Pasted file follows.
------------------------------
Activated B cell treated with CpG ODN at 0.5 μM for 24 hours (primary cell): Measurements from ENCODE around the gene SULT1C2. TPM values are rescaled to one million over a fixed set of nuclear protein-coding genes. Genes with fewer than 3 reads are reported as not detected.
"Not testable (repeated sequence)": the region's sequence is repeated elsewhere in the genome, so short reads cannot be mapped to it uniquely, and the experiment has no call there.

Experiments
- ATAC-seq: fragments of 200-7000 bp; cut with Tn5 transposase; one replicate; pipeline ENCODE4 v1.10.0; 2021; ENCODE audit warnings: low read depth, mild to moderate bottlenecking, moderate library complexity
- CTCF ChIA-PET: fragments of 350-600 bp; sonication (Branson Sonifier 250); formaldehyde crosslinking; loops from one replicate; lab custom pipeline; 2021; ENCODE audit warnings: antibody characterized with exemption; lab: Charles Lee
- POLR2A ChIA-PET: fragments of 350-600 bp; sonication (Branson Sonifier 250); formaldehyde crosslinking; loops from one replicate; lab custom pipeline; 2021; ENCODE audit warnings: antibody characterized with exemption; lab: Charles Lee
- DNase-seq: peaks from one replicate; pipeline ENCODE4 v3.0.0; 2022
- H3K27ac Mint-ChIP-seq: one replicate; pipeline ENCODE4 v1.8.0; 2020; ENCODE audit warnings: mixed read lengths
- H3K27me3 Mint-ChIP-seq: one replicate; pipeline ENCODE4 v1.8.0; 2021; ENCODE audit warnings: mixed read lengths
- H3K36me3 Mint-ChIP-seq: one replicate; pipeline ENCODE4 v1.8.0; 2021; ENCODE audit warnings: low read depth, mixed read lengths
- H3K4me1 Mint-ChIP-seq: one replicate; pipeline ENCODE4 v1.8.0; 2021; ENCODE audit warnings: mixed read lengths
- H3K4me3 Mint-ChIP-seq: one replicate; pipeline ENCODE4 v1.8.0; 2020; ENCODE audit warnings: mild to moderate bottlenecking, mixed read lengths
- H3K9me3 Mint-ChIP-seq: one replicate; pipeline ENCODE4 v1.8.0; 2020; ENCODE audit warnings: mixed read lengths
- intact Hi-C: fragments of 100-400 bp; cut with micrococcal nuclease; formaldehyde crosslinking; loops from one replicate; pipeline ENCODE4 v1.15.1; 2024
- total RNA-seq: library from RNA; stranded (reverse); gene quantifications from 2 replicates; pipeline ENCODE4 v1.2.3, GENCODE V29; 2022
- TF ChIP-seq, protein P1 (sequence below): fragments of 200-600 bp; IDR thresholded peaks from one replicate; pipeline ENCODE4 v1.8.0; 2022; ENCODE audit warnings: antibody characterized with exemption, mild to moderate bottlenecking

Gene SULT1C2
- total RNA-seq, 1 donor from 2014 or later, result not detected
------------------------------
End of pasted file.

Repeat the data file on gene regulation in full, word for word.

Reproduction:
Activated B cell treated with CpG ODN at 0.5 μM for 24 hours (primary cell): Measurements from ENCODE around the gene SULT1C2. TPM values are rescaled to one million over a fixed set of nuclear protein-coding genes. Genes with fewer than 3 reads are reported as not detected.
"Not testable (repeated sequence)": the region's sequence is repeated elsewhere in the genome, so short reads cannot be mapped to it uniquely, and the experiment has no call there.

Experiments
- ATAC-seq: fragments of 200-7000 bp; cut with Tn5 transposase; one replicate; pipeline ENCODE4 v1.10.0; 2021; ENCODE audit warnings: low read depth, mild to moderate bottlenecking, moderate library complexity
- CTCF ChIA-PET: fragments of 350-600 bp; sonication (Branson Sonifier 250); formaldehyde crosslinking; loops from one replicate; lab custom pipeline; 2021; ENCODE audit warnings: antibody characterized with exemption; lab: Charles Lee
- POLR2A ChIA-PET: fragments of 350-600 bp; sonication (Branson Sonifier 250); formaldehyde crosslinking; loops from one replicate; lab custom pipeline; 2021; ENCODE audit warnings: antibody characterized with exemption; lab: Charles Lee
- DNase-seq: peaks from one replicate; pipeline ENCODE4 v3.0.0; 2022
- H3K27ac Mint-ChIP-seq: one replicate; pipeline ENCODE4 v1.8.0; 2020; ENCODE audit warnings: mixed read lengths
- H3K27me3 Mint-ChIP-seq: one replicate; pipeline ENCODE4 v1.8.0; 2021; ENCODE audit warnings: mixed read lengths
- H3K36me3 Mint-ChIP-seq: one replicate; pipeline ENCODE4 v1.8.0; 2021; ENCODE audit warnings: low read depth, mixed read lengths
- H3K4me1 Mint-ChIP-seq: one replicate; pipeline ENCODE4 v1.8.0; 2021; ENCODE audit warnings: mixed read lengths
- H3K4me3 Mint-ChIP-seq: one replicate; pipeline ENCODE4 v1.8.0; 2020; ENCODE audit warnings: mild to moderate bottlenecking, mixed read lengths
- H3K9me3 Mint-ChIP-seq: one replicate; pipeline ENCODE4 v1.8.0; 2020; ENCODE audit warnings: mixed read lengths
- intact Hi-C: fragments of 100-400 bp; cut with micrococcal nuclease; formaldehyde crosslinking; loops from one replicate; pipeline ENCODE4 v1.15.1; 2024
- total RNA-seq: library from RNA; stranded (reverse); gene quantifications from 2 replicates; pipeline ENCODE4 v1.2.3, GENCODE V29; 2022
- TF ChIP-seq, protein P1 (sequence below): fragments of 200-600 bp; IDR thresholded peaks from one replicate; pipeline ENCODE4 v1.8.0; 2022; ENCODE audit warnings: antibody characterized with exemption, mild to moderate bottlenecking

Gene SULT1C2
- total RNA-seq, 1 donor from 2014 or later, result not detected